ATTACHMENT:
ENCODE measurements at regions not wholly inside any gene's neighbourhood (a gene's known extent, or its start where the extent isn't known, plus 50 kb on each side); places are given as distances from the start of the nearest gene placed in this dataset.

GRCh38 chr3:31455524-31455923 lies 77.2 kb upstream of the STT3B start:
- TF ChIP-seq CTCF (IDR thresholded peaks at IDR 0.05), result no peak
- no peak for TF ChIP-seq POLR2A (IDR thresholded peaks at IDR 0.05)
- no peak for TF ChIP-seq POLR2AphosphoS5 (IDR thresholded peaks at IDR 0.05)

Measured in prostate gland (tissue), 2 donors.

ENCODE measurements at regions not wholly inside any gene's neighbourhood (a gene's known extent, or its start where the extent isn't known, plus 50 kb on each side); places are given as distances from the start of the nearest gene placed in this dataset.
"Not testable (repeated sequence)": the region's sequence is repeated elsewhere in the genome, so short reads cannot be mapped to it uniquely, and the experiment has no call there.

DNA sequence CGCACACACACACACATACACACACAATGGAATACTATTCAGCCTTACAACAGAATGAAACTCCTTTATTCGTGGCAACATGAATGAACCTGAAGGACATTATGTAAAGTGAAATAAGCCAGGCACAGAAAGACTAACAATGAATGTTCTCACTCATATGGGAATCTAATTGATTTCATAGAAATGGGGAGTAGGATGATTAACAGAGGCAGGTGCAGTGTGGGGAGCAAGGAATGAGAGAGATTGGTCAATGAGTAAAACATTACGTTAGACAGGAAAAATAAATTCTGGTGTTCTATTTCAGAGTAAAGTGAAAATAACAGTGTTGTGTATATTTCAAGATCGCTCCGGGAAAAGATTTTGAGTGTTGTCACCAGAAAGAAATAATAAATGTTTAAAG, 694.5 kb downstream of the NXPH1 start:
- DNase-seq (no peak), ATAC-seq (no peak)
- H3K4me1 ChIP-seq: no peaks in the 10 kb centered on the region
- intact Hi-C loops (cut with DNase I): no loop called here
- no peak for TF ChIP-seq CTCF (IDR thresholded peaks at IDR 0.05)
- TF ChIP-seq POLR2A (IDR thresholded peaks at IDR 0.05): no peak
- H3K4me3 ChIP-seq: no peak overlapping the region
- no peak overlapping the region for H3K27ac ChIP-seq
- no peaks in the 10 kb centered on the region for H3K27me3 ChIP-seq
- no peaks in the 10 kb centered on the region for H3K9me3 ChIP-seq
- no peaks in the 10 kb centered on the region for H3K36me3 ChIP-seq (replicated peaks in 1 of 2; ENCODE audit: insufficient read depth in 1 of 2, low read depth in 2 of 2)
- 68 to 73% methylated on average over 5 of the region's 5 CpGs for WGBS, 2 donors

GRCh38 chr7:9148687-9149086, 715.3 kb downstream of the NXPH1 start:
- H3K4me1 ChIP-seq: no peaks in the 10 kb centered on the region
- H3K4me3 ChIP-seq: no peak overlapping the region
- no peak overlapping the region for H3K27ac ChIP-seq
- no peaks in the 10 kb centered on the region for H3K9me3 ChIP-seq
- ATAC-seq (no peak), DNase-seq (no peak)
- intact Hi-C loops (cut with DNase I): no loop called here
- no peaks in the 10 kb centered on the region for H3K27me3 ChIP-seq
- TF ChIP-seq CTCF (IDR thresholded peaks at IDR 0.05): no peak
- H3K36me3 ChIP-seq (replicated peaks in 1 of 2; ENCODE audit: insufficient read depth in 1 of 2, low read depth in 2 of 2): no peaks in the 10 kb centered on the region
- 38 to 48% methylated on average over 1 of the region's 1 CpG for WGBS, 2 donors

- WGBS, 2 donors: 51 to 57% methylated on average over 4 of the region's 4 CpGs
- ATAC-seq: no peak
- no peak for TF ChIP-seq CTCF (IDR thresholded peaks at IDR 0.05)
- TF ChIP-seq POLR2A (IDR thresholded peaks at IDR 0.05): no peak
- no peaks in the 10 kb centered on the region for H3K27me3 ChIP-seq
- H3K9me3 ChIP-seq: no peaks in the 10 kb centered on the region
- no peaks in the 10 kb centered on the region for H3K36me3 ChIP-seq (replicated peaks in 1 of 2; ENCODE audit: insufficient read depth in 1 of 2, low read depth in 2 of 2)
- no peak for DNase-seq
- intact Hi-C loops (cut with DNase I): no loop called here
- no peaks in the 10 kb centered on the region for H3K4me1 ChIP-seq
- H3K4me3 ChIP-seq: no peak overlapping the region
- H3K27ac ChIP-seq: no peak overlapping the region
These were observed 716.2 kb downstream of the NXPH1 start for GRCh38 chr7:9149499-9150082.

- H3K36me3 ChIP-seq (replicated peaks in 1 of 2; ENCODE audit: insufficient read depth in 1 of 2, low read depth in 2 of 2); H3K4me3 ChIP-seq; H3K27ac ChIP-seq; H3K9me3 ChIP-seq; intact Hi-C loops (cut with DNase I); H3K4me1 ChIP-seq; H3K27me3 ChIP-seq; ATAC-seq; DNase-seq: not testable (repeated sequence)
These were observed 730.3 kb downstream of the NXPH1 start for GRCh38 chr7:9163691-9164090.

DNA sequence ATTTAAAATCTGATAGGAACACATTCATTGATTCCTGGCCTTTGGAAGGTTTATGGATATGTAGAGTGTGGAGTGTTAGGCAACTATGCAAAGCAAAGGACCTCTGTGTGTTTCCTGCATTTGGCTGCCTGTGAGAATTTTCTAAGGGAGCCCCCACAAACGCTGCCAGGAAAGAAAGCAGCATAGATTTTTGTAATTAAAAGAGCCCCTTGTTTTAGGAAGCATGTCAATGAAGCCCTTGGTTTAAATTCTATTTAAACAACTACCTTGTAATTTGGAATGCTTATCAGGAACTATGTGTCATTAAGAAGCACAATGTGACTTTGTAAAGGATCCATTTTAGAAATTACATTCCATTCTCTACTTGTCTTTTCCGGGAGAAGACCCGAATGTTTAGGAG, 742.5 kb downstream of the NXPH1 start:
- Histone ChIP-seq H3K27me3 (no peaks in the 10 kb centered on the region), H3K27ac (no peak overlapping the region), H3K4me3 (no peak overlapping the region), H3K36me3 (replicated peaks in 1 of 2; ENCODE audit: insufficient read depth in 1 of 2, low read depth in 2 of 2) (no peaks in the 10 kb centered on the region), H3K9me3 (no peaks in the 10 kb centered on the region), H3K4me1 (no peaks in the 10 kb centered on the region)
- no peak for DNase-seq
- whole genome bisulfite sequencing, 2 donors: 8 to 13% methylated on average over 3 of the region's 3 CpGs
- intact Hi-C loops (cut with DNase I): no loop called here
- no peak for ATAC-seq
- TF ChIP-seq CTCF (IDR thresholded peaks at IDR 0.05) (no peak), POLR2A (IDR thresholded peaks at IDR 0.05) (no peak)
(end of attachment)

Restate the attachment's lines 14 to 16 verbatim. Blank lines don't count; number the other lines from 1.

- TF ChIP-seq POLR2A (IDR thresholded peaks at IDR 0.05): no peak
- H3K4me3 ChIP-seq: no peak overlapping the region
- no peak overlapping the region for H3K27ac ChIP-seq